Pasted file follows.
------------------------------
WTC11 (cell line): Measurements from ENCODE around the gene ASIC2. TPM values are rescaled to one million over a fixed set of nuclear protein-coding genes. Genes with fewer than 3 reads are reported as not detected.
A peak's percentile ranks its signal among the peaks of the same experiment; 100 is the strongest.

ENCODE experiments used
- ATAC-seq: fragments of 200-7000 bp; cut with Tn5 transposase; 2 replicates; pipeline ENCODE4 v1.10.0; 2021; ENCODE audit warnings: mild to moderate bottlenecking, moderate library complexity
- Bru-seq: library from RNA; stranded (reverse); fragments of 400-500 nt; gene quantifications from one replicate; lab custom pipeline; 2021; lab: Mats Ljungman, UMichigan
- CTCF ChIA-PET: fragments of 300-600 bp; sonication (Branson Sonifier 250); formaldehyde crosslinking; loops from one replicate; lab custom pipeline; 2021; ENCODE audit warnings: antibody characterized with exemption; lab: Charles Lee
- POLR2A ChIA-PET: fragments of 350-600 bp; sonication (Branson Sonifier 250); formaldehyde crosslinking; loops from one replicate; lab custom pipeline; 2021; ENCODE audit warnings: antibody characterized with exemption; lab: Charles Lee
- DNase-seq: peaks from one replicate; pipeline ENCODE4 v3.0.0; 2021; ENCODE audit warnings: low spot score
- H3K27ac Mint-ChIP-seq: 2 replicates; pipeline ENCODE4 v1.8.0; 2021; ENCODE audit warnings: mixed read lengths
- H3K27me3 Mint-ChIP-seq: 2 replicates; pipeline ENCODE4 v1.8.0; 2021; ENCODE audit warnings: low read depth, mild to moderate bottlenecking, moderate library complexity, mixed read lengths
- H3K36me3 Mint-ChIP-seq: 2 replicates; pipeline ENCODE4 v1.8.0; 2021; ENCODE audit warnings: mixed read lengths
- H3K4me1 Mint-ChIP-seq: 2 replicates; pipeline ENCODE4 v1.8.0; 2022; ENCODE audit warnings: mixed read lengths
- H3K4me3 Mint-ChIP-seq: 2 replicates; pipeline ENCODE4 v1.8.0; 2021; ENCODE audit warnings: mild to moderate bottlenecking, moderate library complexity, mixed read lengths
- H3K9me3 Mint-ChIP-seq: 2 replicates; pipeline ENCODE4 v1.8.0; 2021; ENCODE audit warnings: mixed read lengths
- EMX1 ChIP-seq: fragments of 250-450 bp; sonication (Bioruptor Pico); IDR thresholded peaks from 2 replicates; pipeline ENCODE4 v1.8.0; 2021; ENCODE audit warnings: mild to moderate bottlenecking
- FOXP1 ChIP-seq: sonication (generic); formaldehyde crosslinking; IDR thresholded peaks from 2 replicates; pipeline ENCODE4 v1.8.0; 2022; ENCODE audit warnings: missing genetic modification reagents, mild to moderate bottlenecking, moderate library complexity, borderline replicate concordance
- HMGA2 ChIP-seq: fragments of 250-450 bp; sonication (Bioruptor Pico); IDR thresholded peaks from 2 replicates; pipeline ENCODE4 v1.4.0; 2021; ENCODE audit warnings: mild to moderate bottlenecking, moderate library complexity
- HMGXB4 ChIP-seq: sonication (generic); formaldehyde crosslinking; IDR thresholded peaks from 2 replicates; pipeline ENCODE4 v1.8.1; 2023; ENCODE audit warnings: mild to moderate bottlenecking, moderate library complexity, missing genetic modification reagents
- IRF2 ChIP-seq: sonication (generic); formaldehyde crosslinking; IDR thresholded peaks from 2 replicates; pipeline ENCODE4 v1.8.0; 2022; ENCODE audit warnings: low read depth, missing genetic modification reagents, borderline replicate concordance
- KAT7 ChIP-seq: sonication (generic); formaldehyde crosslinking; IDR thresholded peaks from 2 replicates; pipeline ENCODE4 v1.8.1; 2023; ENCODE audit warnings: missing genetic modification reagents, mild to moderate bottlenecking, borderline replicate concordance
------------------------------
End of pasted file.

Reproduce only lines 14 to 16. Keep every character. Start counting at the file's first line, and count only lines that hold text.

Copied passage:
- H3K9me3 Mint-ChIP-seq: 2 replicates; pipeline ENCODE4 v1.8.0; 2021; ENCODE audit warnings: mixed read lengths
- EMX1 ChIP-seq: fragments of 250-450 bp; sonication (Bioruptor Pico); IDR thresholded peaks from 2 replicates; pipeline ENCODE4 v1.8.0; 2021; ENCODE audit warnings: mild to moderate bottlenecking
- FOXP1 ChIP-seq: sonication (generic); formaldehyde crosslinking; IDR thresholded peaks from 2 replicates; pipeline ENCODE4 v1.8.0; 2022; ENCODE audit warnings: missing genetic modification reagents, mild to moderate bottlenecking, moderate library complexity, borderline replicate concordance